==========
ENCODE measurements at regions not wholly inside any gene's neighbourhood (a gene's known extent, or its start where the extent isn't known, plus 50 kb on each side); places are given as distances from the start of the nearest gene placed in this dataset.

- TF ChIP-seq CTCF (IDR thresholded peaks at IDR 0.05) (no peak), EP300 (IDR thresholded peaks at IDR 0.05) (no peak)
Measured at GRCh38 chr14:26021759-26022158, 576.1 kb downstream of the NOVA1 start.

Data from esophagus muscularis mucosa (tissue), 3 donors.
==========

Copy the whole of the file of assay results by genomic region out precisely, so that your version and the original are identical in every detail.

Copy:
ENCODE measurements at regions not wholly inside any gene's neighbourhood (a gene's known extent, or its start where the extent isn't known, plus 50 kb on each side); places are given as distances from the start of the nearest gene placed in this dataset.

- TF ChIP-seq CTCF (IDR thresholded peaks at IDR 0.05) (no peak), EP300 (IDR thresholded peaks at IDR 0.05) (no peak)
Measured at GRCh38 chr14:26021759-26022158, 576.1 kb downstream of the NOVA1 start.

Data from esophagus muscularis mucosa (tissue), 3 donors.